My first thoughts were that their professional body now need to protect doctors from the public, whereas the NMC see the need to protect the public from their nurses although one would hope and imagine that the role is protect the interests of both groups from unfair treatment!

    Would it not be a good idea if NMC,
    as well as the RCN and other unions representing the profession, adopt
    a similar title such as:

    Nursing and Midwifery Council

    Standing up for Nurses?

    Although, with their current attitudes towards nurses, I cannot imagine such wishful thinking being transformed into reality it should be considered that this could act as a very helpful reminder to these organisations, employers and the public of the need for respect for the individuals who are members of this profession!

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  • Yes - it used to be more supportive years ago. When I returned after 18 years out I was shocked at the change. Of course those who are negligent ,unprofessional or dangerous need to be removed
    But I have seen at close hand the ruined the careers of excellent health professionals partly due to complete management failure,but also because of the way the NMC operates. I feel deeply anxious for the rest of us , trying hard to do a good job despite management and the NMC
    - No, certainly not there to support or enable.Only there it seems to let us know many they have struck off the register in any one year Driving up standards ? Its not happening!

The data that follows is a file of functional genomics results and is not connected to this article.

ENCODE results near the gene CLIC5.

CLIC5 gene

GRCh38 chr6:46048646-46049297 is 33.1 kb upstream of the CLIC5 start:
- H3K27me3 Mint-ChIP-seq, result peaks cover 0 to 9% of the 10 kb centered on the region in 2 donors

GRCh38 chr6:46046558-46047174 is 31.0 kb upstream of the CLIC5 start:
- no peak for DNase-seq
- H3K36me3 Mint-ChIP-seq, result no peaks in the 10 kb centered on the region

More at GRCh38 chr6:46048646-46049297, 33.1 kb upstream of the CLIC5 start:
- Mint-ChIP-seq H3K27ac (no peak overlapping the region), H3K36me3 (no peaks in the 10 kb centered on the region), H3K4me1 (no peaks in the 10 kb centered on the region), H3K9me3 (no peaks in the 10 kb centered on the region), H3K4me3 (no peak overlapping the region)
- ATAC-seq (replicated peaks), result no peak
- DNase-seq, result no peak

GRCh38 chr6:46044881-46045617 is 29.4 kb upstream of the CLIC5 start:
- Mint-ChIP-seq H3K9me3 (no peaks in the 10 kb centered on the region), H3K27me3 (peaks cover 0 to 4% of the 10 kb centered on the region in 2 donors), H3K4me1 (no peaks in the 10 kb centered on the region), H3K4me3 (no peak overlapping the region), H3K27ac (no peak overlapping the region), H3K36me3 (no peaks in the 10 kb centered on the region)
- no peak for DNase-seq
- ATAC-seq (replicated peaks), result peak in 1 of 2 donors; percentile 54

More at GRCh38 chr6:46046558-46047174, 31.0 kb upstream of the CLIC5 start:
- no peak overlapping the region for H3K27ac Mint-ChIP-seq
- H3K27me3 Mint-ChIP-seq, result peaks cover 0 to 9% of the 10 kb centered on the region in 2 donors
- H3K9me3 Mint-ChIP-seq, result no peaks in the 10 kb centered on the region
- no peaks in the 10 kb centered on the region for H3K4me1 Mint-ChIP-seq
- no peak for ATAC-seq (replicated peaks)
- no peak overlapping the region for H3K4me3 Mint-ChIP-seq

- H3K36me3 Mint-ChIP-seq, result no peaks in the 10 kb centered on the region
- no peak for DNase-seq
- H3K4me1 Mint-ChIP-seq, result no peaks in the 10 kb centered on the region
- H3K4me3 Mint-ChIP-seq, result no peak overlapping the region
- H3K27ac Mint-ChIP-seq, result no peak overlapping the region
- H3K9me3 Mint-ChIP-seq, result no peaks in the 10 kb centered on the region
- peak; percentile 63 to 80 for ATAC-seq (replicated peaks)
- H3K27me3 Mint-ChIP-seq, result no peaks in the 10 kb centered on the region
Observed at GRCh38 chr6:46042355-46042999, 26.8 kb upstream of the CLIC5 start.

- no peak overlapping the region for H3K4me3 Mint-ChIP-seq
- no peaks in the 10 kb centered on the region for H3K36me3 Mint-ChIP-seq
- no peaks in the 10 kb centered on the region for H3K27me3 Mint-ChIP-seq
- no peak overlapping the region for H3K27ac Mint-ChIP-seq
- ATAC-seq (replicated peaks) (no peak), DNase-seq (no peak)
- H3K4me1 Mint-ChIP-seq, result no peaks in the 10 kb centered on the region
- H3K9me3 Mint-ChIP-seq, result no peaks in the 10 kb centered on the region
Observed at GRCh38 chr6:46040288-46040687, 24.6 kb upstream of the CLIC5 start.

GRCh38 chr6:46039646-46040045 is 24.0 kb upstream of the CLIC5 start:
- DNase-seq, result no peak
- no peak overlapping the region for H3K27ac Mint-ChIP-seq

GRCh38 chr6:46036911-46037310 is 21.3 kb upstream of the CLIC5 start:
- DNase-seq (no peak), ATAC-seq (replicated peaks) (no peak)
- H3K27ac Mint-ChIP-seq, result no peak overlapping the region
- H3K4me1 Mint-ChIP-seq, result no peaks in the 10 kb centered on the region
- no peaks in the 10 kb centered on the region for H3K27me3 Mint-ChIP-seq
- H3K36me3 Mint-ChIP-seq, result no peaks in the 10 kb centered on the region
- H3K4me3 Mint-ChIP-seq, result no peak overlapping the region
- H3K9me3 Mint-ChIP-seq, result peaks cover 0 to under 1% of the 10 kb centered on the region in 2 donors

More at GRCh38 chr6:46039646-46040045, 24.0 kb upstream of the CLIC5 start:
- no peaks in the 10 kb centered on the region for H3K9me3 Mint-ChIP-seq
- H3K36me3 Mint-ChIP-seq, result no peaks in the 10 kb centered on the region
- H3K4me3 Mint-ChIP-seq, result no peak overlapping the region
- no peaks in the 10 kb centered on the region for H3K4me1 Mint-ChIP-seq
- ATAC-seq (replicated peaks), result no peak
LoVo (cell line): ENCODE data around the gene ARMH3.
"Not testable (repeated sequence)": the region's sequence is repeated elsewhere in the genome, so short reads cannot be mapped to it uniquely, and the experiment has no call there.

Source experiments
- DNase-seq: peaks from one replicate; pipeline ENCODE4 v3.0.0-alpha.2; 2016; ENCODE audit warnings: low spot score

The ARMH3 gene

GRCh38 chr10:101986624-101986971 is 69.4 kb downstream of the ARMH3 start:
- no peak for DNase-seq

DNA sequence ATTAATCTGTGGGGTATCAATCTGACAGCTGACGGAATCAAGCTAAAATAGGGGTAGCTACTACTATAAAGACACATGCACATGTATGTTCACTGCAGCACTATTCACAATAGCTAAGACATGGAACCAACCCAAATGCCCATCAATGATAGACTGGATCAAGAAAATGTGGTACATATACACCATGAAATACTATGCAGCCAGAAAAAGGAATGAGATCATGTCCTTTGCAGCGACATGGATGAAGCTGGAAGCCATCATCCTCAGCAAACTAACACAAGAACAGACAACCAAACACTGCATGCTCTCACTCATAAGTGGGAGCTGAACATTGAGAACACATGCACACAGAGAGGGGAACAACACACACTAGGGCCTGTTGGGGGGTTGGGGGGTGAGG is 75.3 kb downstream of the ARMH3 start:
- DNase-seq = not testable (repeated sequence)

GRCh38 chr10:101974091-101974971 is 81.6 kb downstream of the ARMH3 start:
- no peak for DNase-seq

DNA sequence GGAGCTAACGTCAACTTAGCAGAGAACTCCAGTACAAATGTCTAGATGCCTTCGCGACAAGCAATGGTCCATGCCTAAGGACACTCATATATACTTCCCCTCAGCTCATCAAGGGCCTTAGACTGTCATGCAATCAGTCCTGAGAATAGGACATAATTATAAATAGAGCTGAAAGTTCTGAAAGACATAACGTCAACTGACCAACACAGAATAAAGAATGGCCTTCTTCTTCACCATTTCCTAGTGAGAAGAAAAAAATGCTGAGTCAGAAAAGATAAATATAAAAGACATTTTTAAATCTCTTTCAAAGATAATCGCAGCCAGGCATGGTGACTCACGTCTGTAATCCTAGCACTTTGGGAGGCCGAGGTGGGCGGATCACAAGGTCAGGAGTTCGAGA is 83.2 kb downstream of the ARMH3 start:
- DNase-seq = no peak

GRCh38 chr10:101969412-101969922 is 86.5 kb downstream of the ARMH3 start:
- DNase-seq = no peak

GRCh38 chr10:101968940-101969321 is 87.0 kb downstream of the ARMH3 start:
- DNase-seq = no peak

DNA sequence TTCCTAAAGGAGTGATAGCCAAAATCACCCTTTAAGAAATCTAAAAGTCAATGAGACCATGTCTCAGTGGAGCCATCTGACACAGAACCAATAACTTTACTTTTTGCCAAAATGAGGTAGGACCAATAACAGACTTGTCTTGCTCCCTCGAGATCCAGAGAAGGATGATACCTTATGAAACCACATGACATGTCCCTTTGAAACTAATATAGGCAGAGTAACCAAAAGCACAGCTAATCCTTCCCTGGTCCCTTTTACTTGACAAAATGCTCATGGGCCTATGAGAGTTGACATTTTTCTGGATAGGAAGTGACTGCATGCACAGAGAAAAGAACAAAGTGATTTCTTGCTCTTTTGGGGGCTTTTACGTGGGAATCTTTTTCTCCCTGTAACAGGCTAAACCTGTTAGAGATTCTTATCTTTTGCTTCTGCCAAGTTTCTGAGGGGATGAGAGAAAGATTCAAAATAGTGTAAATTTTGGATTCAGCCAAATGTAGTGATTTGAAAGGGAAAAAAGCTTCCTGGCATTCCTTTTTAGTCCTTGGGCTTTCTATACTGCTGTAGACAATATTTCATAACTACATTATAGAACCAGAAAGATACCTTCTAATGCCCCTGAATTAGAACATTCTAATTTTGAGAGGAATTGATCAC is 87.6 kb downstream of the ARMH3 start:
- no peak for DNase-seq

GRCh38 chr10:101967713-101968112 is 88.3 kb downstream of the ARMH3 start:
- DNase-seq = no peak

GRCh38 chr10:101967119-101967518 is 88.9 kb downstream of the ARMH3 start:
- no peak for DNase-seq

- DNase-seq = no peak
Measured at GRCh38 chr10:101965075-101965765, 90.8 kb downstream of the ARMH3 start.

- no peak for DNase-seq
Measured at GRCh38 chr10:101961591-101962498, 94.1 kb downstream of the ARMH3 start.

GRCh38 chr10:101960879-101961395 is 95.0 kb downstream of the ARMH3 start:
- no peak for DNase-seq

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  • I have a set of first year student nurses, and I'm trying to encourage a community of learning using Twitter, this is my MA research... Slow start, I'm presenting the progress of this twice this year... slow going...This should lead to a supportive culture.
    It seems that they rarely refer to themselves as doing their nurse training more an emphasis on STUDENT, what does that say? Is student a devisive word? Leading to classroom devides, I think so...does this culture begin early in a nurses career?

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  • I would say one of the places the division starts is the encouragement at college level to evaluate colleagues practice and then report it rather than have discussions about it. There is a stance taught that you should be accountable and liable for everything which although good also results in defensive posturing and then fragmentation of teams, particularly where there is poor leadership and communication. British culture then picks up this ball and runs for the hills, and I say that as a native of the UK. Suddenly everyone is back in the school playground.

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  • bill whitehead

    I agree with the idea that the culture at work should be supportive rather than authoritarian and confrontational. There are straightforward and well evidenced organisational adjustments that can be made to engender this change. My recent research identified a set of criteria and a tool to implement this in nursing. See this week’s news item for more information.